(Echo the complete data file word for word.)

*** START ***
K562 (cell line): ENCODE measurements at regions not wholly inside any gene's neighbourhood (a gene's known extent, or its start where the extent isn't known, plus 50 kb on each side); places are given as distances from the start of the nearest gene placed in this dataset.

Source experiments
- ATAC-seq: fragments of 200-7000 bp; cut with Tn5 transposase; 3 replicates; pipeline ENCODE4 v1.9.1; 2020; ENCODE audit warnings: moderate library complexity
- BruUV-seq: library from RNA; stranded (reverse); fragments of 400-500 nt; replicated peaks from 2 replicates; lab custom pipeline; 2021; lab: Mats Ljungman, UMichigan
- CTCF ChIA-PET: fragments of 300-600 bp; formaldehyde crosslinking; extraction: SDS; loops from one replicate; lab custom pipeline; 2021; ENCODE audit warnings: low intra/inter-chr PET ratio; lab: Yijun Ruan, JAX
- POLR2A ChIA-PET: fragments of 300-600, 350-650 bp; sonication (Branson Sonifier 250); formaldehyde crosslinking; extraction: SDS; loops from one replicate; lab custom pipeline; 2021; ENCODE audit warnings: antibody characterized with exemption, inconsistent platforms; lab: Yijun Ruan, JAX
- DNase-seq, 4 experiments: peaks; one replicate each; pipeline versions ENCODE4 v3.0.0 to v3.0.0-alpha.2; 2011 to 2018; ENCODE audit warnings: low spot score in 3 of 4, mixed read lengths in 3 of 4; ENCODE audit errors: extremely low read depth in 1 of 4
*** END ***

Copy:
K562 (cell line): ENCODE measurements at regions not wholly inside any gene's neighbourhood (a gene's known extent, or its start where the extent isn't known, plus 50 kb on each side); places are given as distances from the start of the nearest gene placed in this dataset.

Source experiments
- ATAC-seq: fragments of 200-7000 bp; cut with Tn5 transposase; 3 replicates; pipeline ENCODE4 v1.9.1; 2020; ENCODE audit warnings: moderate library complexity
- BruUV-seq: library from RNA; stranded (reverse); fragments of 400-500 nt; replicated peaks from 2 replicates; lab custom pipeline; 2021; lab: Mats Ljungman, UMichigan
- CTCF ChIA-PET: fragments of 300-600 bp; formaldehyde crosslinking; extraction: SDS; loops from one replicate; lab custom pipeline; 2021; ENCODE audit warnings: low intra/inter-chr PET ratio; lab: Yijun Ruan, JAX
- POLR2A ChIA-PET: fragments of 300-600, 350-650 bp; sonication (Branson Sonifier 250); formaldehyde crosslinking; extraction: SDS; loops from one replicate; lab custom pipeline; 2021; ENCODE audit warnings: antibody characterized with exemption, inconsistent platforms; lab: Yijun Ruan, JAX
- DNase-seq, 4 experiments: peaks; one replicate each; pipeline versions ENCODE4 v3.0.0 to v3.0.0-alpha.2; 2011 to 2018; ENCODE audit warnings: low spot score in 3 of 4, mixed read lengths in 3 of 4; ENCODE audit errors: extremely low read depth in 1 of 4